It’s hard not to think about Huston’s Treasure of the Sierra Madre after seeing The Man Who Would Be King, for reasons that range from their broadest similarities as adventure yarns involving men balancing vision against obsession and finally losing everything in their efforts to get everything, down to minor but perhaps tellingly matched details like the strings of frisky mules who in both cases wind up spilling fortunes of gold back into the wilderness from which they came. To enumerate a few other likenesses: one could easily see the Mexican Shangri-la that Walter Huston falls into in Treasure of the Sierra Madre as something of an incipient Kafiristan (who knows that Huston didn’t have Kafiristan in mind even then, if it is true that he’s had a film version of Kipling’s story forming in his head for some twenty years) and the schism that festers briefly between Peachey Carnehan and Danny Dravot when Danny decides to take a wife and remain a .king in Kafiristan as another version of the paranoia that alienates Fred C. Dobbs from his companions and finally leads to his death—as Danny’s much less self-destructive delusions lead to his. Cutting it a little finer, there is the director’s own little joke in Treasure when Bogart (who, interestingly, was one of the actors—Clark Gable was the other—Huston originally intended to play the roles in his version of Kipling’s story) keeps on badgering John Huston to “stake a fellow American to a meal” (Huston plays a small part as a moneyed American in a Mexican city full of penniless expatriates) until Huston gets pissed off and tells Bogart, “This is the last peso you’ll get from me; from now on, you’ll have to make your way through life without my assistance!” In The Man Who Would Be King Peachey Carnehan swipes a watch from Kipling—if not the auteur, at least the author who set Peachey and Danny out into the world and into Huston’s imagination.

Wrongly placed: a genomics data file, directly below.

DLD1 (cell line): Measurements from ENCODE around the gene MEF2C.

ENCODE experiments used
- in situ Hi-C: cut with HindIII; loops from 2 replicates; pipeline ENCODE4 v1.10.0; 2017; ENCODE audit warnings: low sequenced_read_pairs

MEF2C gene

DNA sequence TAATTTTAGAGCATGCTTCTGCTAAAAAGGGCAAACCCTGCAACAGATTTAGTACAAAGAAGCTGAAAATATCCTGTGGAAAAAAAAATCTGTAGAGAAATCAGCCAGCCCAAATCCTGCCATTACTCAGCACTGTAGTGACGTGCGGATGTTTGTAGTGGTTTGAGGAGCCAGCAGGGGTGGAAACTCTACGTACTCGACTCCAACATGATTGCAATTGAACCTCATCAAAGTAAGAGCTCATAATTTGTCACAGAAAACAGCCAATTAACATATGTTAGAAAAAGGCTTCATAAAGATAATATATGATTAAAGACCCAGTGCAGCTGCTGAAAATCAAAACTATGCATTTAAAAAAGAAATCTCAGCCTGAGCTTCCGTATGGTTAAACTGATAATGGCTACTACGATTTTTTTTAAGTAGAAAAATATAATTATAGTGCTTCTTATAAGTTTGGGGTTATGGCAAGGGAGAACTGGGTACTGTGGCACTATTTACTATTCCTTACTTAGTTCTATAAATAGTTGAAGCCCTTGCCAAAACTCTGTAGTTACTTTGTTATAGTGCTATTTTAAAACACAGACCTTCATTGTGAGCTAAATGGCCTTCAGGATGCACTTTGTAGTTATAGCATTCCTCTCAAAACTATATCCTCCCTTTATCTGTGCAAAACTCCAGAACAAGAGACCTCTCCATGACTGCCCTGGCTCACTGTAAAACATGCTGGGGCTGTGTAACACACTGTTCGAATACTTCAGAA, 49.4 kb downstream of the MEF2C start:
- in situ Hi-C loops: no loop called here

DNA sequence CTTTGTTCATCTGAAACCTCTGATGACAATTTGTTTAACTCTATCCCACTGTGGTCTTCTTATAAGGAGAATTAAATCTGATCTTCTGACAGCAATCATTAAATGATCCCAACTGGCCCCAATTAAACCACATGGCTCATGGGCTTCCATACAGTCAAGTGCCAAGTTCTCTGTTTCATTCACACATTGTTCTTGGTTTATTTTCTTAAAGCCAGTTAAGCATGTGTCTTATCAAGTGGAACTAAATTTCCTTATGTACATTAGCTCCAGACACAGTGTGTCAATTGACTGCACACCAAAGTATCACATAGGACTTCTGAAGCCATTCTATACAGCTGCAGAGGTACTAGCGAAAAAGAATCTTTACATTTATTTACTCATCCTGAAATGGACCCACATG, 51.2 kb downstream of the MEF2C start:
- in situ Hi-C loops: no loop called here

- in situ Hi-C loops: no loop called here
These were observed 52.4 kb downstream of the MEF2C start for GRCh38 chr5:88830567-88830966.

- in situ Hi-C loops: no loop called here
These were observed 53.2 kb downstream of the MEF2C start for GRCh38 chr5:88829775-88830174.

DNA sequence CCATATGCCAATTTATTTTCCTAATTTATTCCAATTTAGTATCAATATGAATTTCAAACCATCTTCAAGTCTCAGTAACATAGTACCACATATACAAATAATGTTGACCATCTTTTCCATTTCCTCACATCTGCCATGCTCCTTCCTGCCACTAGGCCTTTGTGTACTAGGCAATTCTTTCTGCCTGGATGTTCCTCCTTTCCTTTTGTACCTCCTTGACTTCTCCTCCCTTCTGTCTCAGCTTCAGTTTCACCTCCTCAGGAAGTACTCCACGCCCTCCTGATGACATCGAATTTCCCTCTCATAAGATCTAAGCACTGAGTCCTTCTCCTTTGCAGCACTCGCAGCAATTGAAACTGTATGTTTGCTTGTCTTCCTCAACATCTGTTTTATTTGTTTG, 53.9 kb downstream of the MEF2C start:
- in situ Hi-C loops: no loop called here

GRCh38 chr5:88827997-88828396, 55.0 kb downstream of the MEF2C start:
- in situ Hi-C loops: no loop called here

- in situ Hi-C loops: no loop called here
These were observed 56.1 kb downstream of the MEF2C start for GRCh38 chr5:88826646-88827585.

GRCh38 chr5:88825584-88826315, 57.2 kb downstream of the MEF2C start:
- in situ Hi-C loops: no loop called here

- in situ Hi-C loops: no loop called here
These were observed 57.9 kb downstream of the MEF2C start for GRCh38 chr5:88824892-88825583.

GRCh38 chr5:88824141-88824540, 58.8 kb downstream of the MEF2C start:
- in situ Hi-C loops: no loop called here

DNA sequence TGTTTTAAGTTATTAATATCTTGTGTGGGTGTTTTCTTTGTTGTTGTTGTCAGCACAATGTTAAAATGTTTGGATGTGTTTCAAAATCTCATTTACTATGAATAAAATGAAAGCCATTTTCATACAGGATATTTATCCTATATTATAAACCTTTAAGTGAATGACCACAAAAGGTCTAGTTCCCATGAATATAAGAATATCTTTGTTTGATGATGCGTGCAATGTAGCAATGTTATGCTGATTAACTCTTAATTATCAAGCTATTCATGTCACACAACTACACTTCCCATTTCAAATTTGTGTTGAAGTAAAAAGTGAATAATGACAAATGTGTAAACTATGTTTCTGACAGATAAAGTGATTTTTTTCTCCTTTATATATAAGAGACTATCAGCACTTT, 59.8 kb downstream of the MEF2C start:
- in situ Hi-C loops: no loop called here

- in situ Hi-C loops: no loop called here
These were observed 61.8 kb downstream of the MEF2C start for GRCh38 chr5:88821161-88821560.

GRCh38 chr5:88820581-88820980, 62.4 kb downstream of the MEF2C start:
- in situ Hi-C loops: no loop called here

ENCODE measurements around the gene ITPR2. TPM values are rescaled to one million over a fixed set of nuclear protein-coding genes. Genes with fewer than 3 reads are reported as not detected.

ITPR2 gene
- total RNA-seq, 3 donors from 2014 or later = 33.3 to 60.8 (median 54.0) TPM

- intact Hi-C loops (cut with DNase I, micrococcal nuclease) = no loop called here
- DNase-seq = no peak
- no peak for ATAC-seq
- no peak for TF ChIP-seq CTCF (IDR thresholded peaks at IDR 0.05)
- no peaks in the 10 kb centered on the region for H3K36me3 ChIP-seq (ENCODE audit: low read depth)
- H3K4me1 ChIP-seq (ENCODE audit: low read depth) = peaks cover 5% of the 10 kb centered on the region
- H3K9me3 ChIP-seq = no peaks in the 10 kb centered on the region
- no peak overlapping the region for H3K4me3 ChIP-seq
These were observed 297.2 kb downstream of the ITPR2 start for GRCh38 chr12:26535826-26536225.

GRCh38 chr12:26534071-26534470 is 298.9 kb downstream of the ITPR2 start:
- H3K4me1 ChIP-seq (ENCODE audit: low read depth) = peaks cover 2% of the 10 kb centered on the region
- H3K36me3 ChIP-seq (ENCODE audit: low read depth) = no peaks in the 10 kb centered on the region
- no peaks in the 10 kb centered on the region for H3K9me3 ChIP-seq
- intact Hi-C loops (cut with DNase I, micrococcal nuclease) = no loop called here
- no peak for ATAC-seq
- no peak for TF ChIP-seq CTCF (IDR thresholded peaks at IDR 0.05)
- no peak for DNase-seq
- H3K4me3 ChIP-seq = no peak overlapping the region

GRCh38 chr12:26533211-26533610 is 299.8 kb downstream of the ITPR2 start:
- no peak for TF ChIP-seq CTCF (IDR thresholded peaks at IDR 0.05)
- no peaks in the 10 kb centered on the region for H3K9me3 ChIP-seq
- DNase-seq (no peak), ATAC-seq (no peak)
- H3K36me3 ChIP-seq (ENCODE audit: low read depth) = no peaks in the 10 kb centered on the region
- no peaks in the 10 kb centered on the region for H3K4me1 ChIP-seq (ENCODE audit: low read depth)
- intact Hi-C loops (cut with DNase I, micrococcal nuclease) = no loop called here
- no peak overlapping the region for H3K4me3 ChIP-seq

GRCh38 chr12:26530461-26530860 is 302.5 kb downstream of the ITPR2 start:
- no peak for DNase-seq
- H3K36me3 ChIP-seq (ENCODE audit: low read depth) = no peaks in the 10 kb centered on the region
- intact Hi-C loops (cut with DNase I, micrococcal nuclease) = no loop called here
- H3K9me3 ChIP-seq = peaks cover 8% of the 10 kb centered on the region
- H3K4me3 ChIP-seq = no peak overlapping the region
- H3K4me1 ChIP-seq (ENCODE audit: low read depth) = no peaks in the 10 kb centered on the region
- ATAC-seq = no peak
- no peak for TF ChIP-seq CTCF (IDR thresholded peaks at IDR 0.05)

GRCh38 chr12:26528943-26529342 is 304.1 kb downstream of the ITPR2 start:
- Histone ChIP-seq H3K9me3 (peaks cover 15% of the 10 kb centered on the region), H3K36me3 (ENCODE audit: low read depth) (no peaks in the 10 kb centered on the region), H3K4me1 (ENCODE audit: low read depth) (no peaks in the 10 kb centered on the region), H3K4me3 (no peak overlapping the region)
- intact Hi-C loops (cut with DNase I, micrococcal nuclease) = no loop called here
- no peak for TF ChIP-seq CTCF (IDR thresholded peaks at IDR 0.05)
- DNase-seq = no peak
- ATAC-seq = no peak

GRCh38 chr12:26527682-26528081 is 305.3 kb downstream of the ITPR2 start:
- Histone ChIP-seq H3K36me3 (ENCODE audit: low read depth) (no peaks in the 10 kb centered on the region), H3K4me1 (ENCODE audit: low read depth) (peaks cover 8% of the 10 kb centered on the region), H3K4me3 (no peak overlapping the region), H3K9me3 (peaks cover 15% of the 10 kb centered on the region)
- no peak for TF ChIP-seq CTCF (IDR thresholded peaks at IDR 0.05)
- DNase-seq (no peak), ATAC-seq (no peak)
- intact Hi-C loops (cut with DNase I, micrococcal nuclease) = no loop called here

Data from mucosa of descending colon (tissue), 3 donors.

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Just Before Dawn: The ‘First Seattle Festival of International Films’

When recently working on readying the 49th issue of the Seattle Film Society journal Movietone News for Parallax View re-posting, I reencountered this as part of the “You Only Live Once” column on local art and classic film programming. The big event on the horizon was the “first Seattle Festival of International Films.” How big an event? Let’s just say the bigness was real. Were there as many estimable films in that initial, 19-film, two-and-a-half-weeks event as in any recent season of SIFF? Discuss amongst yourselves. —RTJ

[Originally published in Movietone News 49, April 1976]